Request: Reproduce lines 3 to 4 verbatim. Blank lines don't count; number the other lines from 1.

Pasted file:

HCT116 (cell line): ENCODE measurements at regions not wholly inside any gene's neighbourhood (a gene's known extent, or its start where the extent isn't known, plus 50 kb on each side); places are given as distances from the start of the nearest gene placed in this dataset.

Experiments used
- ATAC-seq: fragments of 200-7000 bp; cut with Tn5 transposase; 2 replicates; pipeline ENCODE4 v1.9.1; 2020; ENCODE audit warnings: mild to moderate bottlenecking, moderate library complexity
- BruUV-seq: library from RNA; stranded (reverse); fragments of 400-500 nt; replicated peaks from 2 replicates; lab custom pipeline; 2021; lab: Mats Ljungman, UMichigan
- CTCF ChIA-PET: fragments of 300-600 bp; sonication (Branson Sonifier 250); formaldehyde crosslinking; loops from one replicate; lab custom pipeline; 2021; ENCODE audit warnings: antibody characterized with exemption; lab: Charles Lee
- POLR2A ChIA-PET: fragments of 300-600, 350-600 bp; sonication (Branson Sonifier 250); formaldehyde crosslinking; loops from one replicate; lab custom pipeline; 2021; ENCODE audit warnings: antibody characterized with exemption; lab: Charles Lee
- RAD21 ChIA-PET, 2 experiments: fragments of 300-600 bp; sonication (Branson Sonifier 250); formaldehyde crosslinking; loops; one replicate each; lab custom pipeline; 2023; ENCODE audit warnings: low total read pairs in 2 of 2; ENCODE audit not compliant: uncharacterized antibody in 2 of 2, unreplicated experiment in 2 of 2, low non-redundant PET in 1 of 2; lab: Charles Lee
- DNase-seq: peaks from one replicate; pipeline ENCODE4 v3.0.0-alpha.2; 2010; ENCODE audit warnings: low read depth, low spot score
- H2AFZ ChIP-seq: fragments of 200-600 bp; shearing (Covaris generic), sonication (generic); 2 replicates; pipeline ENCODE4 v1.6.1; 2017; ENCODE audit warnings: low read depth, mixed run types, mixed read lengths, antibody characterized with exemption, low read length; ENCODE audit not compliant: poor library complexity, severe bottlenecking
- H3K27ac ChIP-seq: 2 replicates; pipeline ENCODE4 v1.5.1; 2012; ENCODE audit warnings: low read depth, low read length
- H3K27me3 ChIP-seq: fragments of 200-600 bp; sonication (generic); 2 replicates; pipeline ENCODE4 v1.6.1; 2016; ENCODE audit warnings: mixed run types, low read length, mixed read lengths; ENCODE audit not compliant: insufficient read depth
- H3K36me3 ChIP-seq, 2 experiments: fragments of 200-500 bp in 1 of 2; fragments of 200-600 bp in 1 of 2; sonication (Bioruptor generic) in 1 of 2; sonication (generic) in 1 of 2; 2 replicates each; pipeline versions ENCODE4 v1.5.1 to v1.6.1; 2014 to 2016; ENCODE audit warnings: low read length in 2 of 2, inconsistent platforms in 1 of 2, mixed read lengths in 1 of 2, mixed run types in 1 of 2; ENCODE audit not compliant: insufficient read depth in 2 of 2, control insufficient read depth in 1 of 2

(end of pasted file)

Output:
- ATAC-seq: fragments of 200-7000 bp; cut with Tn5 transposase; 2 replicates; pipeline ENCODE4 v1.9.1; 2020; ENCODE audit warnings: mild to moderate bottlenecking, moderate library complexity
- BruUV-seq: library from RNA; stranded (reverse); fragments of 400-500 nt; replicated peaks from 2 replicates; lab custom pipeline; 2021; lab: Mats Ljungman, UMichigan